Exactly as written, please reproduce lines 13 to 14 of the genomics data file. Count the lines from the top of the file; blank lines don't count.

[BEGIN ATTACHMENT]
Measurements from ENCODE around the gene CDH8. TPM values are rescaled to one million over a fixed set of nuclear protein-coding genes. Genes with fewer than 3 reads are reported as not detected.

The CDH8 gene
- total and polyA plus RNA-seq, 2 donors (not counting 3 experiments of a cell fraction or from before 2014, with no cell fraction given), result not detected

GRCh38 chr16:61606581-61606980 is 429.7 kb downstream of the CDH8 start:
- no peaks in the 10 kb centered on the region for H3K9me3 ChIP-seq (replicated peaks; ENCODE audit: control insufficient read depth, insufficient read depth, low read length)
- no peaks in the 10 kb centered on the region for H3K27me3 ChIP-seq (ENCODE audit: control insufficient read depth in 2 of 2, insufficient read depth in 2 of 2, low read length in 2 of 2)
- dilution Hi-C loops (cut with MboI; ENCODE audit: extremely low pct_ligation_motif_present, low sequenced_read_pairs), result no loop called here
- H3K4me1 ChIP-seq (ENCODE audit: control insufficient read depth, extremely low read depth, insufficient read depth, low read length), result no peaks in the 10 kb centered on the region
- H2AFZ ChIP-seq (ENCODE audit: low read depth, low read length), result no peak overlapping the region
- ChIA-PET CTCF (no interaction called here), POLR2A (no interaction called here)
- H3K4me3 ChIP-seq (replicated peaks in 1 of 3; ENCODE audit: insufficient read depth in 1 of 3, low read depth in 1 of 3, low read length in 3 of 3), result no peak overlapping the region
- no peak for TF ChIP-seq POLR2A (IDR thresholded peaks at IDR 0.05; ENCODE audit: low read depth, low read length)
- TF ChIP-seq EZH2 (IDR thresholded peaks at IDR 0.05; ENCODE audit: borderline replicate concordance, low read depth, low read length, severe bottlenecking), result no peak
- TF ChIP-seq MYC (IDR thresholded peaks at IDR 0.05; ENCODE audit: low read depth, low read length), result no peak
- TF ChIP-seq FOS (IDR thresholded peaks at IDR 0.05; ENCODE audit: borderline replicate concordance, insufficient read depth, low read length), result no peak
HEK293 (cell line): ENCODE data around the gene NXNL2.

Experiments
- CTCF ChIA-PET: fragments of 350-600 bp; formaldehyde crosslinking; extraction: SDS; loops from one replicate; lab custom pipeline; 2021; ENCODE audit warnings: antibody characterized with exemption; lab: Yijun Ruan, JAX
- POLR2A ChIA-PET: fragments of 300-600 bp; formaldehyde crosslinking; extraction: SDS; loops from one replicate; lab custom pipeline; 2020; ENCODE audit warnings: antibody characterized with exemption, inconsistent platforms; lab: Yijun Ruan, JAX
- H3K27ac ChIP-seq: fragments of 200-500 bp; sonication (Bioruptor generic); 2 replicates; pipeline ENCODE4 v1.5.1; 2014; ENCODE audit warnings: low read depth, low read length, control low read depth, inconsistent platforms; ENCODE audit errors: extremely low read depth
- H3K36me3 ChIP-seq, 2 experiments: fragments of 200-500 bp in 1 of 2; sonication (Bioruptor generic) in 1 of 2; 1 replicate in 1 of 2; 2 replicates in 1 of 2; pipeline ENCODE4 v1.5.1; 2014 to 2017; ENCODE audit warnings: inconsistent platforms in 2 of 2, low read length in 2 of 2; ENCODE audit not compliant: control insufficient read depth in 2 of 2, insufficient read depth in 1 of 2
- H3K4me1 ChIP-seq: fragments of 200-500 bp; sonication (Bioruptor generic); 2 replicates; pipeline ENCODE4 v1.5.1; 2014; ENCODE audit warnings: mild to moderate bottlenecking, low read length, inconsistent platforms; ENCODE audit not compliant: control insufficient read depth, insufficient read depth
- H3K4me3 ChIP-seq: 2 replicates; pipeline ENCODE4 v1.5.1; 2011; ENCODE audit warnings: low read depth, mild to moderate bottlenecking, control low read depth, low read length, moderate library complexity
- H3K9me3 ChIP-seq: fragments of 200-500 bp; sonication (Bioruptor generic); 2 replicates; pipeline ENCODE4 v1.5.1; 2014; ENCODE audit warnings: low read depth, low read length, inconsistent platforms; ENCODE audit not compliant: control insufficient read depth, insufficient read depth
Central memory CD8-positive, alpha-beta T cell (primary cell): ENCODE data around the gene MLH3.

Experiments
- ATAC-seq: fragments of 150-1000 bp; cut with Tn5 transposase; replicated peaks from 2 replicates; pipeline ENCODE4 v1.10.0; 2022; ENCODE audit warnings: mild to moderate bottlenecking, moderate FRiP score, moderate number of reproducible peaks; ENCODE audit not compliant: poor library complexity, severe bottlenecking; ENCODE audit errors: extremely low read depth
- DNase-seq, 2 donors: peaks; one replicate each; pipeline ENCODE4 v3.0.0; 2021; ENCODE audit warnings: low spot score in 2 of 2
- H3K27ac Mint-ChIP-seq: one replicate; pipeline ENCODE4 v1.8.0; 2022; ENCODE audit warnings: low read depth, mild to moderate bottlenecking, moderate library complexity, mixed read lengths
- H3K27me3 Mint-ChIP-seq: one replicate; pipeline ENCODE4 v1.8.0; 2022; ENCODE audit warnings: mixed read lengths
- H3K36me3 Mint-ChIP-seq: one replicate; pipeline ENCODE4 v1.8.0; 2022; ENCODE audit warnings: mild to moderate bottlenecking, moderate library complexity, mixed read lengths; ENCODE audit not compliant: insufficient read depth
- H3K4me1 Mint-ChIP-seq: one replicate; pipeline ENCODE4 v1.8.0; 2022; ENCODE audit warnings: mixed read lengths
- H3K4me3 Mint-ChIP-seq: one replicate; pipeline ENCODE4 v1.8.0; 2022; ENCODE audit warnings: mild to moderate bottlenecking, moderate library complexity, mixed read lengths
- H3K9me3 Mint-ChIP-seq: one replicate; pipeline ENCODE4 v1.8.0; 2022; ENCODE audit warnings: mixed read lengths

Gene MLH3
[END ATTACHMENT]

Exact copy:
- TF ChIP-seq EZH2 (IDR thresholded peaks at IDR 0.05; ENCODE audit: borderline replicate concordance, low read depth, low read length, severe bottlenecking), result no peak
- TF ChIP-seq MYC (IDR thresholded peaks at IDR 0.05; ENCODE audit: low read depth, low read length), result no peak